Area churches offering infant mortality workshops
WEST AKRON — Organizers of a grassroots workshop series to combat infant mortality are taking their message to churches on the near west side of Akron.
The Infant Mortality Workshop Series, developed by the Mount Calvary Baptist Church Nurses Health Initiative and Minority Behavioral Health Group (MBHG), is now being presented at Mount Calvary Baptist, located at 442 Bell St., Thursdays from 6:30 to 7:30 p.m. through April 6.
The free workshops are open to the public and anyone — pregnant women, women with infants, fathers, grandmothers, aunts and other concerned community members — can attend, according to workshop officials.
In fact, organizers said they count on reaching not only women who are pregnant or who have infants, but anyone in the community who is willing to learn about factors contributing to infant mortality, defined as death before a child’s first birthday, and spread the knowledge.
“One of our goals is not only to reach the women, but reach the support systems in these women’s lives,” said John Queener, Ph.D., professor of psychology at The University of Akron and a practicing psychologist and founder of MBHG, a sponsor of the program.
A 2013 report by Summit County Public Health showed the county had an infant mortality rate of 7.2 deaths per 1,000 live births for 2000-09. However, the infant mortality rate for non-Hispanic blacks was almost double — 14 deaths per 1,000 live births, according to the report. Both rates are far above the goal of 4.2 deaths per 1,000 live births set by the U.S. Department of Health and Human Services Healthy People 2020 initiative.
“All of our nurses are concerned about the health of our community. We felt this was a good way to reach out to the community and help reduce some health disparity in regard to infant mortality,” said Jane Dancy, coordinator of Mount Calvary nurses’ group.
The workshops also fit under the vision and mission for MBHG.
“For us it’s a natural fit to provide services to those who have underutilized mental health services,” Queener said.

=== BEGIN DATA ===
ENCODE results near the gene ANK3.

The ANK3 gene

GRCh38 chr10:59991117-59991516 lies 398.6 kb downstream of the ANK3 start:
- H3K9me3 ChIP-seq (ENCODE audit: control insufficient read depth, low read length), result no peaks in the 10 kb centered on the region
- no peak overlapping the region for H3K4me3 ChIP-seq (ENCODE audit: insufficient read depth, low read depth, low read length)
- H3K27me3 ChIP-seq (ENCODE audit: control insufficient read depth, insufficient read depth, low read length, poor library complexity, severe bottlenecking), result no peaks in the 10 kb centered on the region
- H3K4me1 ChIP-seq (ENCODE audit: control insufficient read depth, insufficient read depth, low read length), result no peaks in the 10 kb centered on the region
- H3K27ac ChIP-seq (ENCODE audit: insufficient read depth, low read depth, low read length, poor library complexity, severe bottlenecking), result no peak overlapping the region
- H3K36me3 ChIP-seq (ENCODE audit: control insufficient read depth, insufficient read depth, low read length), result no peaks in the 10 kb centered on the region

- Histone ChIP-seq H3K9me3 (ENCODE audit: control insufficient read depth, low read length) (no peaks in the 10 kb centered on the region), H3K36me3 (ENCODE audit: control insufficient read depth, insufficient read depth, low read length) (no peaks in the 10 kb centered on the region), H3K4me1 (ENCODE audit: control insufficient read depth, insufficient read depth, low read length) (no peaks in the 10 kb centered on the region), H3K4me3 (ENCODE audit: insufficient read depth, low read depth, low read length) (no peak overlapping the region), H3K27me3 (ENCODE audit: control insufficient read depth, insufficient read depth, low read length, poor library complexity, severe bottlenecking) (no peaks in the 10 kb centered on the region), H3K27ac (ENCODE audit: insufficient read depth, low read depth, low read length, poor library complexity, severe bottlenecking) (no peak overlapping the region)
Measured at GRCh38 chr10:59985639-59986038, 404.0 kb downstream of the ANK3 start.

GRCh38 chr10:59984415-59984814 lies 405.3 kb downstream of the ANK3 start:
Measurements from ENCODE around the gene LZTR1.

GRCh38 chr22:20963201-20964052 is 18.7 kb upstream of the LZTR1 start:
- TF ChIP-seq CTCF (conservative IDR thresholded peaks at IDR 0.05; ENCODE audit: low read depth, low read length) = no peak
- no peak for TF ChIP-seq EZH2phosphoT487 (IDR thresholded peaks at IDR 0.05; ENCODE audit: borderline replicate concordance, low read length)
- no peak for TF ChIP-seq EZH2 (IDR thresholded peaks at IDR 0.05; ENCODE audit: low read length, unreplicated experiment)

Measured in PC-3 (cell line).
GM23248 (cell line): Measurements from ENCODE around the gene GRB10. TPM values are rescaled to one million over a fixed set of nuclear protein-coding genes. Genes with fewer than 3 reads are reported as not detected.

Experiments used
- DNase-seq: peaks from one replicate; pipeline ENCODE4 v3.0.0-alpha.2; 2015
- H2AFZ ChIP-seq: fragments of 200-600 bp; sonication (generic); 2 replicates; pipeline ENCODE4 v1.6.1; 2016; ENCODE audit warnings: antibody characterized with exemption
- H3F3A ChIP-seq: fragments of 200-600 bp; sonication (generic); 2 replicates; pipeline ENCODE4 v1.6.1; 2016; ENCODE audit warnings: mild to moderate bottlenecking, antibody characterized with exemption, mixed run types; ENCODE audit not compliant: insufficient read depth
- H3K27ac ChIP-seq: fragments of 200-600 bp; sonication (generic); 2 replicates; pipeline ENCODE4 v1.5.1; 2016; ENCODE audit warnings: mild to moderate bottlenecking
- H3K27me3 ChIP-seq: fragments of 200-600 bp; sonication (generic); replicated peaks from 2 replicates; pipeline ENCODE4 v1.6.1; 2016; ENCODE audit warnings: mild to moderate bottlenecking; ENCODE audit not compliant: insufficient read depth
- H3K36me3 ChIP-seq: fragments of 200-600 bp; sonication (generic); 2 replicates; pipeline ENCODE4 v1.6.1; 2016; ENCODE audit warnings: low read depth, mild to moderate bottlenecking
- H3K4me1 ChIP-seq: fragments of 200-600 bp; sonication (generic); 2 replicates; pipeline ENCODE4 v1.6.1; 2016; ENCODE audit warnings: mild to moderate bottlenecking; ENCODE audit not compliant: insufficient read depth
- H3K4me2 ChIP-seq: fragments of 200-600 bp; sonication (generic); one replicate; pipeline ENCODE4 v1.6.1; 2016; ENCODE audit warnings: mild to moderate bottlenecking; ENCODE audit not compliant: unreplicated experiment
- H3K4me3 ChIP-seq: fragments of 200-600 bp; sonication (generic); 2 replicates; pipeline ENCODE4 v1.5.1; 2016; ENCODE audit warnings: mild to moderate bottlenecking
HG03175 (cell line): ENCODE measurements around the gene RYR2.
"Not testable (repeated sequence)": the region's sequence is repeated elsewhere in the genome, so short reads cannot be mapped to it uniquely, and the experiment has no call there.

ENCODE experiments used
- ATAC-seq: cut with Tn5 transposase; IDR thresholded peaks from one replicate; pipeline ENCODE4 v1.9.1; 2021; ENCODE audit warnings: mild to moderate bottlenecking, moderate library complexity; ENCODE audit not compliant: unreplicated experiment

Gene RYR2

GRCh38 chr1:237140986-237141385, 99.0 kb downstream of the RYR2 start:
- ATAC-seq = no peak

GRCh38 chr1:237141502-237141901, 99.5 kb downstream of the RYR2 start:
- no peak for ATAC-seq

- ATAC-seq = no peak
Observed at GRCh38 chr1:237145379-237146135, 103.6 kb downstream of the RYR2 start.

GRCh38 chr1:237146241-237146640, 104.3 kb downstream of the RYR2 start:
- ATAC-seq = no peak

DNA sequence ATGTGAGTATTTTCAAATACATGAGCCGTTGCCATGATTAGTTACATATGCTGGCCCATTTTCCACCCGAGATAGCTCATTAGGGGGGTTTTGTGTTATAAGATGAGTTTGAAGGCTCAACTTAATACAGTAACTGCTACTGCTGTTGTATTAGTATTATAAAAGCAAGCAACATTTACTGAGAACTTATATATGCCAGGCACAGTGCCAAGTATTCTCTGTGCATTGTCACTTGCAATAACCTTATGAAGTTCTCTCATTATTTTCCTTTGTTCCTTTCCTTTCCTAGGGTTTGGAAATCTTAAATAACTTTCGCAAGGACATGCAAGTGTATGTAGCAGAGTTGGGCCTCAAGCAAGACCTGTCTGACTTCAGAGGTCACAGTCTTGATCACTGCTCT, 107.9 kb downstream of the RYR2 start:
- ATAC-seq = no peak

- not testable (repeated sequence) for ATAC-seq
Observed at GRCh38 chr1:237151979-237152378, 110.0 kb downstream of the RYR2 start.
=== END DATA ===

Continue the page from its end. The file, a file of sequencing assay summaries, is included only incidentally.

MBHG also provides the community with programs that complement the workshops, including programs such as parenting workshops for fathers, grief counseling for parents who have lost infants and teaching cultural competency to health care workers, Queener said.
“I think that from our agency perspective, if we can’t save our babies … we need to re-evaluate who we are,” Queener added.
The Rev. Jeffrey Dennis, senior pastor at Mount Calvary Baptist, approached the church’s nurses’ group about tackling the problem of infant mortality, said Dancy.
“He asked us to step out and help educate the faith-based community,” she said.
Dancy said her group pulled together a team that included expertise in health education, public health, hospital-based nursing and high-risk obstetrics nursing to write a curriculum for the workshops. The workshops are presented by professional nurses, emergency medical technicians and other health professionals.
Workshop topics include information about the infant mortality crisis, the importance of prenatal care, sudden infant death syndrome and safe sleeping, shaken baby syndrome, providing a safe environment for infants and community mental health issues. The workshops also touch on health issues like high blood pressure and good mental health.
The first series of workshops at United Baptist Church were well attended, averaging about 35 people a week, said Cheryl Tanner, program coordinator for the partnership.
“We’ve had wonderful participation — wonderful questions from the audience,” said Dancy.
Dennis, a full-time minister at Mount Calvary, reached out to pastors of other churches on Akron’s near west side to bring the workshops to their congregations, said Tanner. Workshops also are planned for New Hope Baptist Church and First Apostolic Faith Church, she added.
The series is funded by an Ohio Medicaid community initiatives grant to improve birth outcomes and reduce the racial and ethnic disparities in infant mortality, according to Ohio Medicaid officials. United Baptist, the first to host the workshop series, is the home church of state Rep. Emilia Sykes (D-District 34), who helped secure funding for the project, Tanner said.
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